Following the period of political instability brought on by the revolution in Egypt in 2011, the country has suffered a deterioration in its macroeconomic bases. Egypt is categorised as a lower-middle income country with a continuous steep increase in population, which in turn puts strain on the country’s infrastructure funding. In addition to this, Egypt’s informal economy plays a big role since almost half of the country’s labour force is currently employed by the informal sector, leading to a large gap in firm registration, taxes, and access to formal financial system which are common traits of the formal sector.
In order to restore Egypt’s macroeconomic stability, the country undertook a reform programme, supported by the International Monetary Fund (IMF), which has since allowed the country to progress towards restoring its macroeconomic stability. Despite the improvements to Egypt’s macroeconomic status, Egyptian Small and Medium-sized Enterprises (SMEs) continue to be largely excluded from the banking system thanks, in part, to weak demand and limited supply of loans. The majority of SMEs requiring loans, are discouraged from applying, which results in 80% of the SMEs requiring a loan being credit-constrained. This weak liaison between SMEs and the banking system contributes to the country’s volatility with regards to its macroeconomic development.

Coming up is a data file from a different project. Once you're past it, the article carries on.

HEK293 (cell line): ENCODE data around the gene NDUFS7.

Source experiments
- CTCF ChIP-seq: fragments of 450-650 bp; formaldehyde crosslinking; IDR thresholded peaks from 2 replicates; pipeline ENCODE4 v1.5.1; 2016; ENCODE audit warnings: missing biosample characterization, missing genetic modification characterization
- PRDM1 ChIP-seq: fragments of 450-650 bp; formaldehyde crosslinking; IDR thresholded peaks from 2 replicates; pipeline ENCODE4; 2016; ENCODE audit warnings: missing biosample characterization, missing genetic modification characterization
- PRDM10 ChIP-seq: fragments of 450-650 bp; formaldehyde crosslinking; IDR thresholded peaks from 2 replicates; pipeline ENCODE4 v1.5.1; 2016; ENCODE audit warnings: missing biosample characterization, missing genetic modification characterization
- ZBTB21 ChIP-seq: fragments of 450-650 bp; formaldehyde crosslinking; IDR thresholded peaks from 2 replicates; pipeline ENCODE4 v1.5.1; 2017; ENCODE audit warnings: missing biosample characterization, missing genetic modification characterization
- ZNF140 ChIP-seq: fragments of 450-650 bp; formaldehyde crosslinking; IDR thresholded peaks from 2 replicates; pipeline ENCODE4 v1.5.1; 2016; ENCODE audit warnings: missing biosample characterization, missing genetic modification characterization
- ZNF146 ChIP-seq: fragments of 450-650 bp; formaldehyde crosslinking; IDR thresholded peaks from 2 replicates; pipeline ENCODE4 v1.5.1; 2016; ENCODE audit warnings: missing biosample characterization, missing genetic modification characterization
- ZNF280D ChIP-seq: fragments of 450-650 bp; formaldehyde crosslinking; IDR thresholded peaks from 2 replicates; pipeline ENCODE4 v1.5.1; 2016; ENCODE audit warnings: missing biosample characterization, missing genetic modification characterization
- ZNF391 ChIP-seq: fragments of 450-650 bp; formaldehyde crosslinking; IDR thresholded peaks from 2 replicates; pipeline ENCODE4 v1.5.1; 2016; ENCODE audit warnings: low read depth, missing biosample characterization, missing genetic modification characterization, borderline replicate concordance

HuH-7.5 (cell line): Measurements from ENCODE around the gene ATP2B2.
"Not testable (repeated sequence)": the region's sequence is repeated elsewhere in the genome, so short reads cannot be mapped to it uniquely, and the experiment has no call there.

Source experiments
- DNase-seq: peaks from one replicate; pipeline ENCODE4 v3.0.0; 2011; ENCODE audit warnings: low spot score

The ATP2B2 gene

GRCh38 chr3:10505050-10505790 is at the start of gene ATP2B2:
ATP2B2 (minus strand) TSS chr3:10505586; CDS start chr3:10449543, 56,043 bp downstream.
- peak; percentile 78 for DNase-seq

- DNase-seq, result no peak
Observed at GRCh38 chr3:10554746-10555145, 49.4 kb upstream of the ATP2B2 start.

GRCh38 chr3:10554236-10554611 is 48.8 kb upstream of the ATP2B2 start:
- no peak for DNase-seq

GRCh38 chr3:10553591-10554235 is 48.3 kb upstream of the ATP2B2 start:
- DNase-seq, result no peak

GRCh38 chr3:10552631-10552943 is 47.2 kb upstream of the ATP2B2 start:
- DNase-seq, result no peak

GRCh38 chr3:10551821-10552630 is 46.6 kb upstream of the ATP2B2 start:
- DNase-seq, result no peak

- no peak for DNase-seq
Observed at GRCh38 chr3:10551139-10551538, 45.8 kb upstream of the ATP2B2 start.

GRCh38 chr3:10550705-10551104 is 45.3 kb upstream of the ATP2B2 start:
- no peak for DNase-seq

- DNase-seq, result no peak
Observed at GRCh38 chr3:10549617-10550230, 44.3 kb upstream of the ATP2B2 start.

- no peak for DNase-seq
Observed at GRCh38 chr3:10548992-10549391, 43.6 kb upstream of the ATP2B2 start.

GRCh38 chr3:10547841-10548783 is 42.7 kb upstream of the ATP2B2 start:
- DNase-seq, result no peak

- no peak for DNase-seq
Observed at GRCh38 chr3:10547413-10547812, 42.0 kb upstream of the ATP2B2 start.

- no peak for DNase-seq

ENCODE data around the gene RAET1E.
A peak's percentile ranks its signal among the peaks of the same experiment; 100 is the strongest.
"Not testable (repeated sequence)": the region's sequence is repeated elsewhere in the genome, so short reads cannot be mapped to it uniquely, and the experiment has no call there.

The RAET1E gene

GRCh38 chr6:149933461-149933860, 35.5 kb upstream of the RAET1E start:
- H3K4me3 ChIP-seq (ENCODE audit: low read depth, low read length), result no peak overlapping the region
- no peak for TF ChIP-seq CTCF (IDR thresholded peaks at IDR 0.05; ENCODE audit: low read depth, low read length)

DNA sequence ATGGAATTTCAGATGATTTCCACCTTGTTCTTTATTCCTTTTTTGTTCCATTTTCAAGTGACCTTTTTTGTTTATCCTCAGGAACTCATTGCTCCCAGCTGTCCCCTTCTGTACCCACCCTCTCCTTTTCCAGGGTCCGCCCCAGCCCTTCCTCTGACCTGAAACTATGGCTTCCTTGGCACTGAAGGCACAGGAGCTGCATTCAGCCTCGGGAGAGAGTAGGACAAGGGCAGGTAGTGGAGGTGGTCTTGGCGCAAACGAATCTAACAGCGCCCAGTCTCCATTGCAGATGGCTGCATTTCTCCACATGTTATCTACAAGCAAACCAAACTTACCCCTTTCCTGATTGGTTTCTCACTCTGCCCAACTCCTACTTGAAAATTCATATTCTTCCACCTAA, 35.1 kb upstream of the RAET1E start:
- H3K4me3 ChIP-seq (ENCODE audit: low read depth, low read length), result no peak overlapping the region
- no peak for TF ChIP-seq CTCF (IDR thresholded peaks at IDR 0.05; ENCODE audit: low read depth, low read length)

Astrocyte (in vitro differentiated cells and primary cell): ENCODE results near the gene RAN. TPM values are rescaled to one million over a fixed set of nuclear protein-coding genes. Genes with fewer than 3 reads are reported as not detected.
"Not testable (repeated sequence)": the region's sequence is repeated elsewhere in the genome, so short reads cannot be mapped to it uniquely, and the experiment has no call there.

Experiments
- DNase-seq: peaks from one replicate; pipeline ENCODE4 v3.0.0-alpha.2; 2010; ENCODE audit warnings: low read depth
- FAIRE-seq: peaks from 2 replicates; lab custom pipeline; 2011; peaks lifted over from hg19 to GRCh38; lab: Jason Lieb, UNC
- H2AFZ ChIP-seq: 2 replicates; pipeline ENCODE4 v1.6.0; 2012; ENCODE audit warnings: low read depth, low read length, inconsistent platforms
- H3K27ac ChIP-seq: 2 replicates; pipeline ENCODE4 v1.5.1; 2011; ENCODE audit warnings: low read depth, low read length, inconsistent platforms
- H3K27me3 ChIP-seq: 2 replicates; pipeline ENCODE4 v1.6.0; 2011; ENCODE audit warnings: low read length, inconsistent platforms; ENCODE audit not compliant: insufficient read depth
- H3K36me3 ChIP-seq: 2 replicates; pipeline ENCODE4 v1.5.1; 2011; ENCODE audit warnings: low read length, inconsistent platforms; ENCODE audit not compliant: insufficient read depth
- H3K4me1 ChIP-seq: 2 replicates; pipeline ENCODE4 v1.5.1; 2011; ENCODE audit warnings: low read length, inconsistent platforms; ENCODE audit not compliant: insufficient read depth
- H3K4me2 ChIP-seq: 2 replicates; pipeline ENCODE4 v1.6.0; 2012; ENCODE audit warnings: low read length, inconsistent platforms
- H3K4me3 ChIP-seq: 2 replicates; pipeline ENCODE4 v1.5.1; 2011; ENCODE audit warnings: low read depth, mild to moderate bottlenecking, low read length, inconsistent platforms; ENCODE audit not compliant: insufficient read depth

Thus, given the above situation, AETS was recently awarded a technical assistance project by the European Investment Bank (EIB) which aims to improve Egyptian SMEs access to finance and develop the country’s private sector and macroeconomy, through supporting the increase of sustainable lending to SMEs. In more specific terms, the project will:
- Improve the existing lending practices aimed at SMEs by the Egyptian Gulf Bank (EGBANK) through the introduction of updated and high-level processes and procedures;
- Develop and introduce a banking product aimed at early stage companies and young entrepreneurs;
- Train and build the capacity of the EGBANK; and
- Develop and implement a non-financial services package for final beneficiaries.
The project is expected to begin within the first quarter of 2019, with a kick-off meeting on site, and should last for approximately 10 months. AETS will be providing 3 key experts and 4 non-key experts.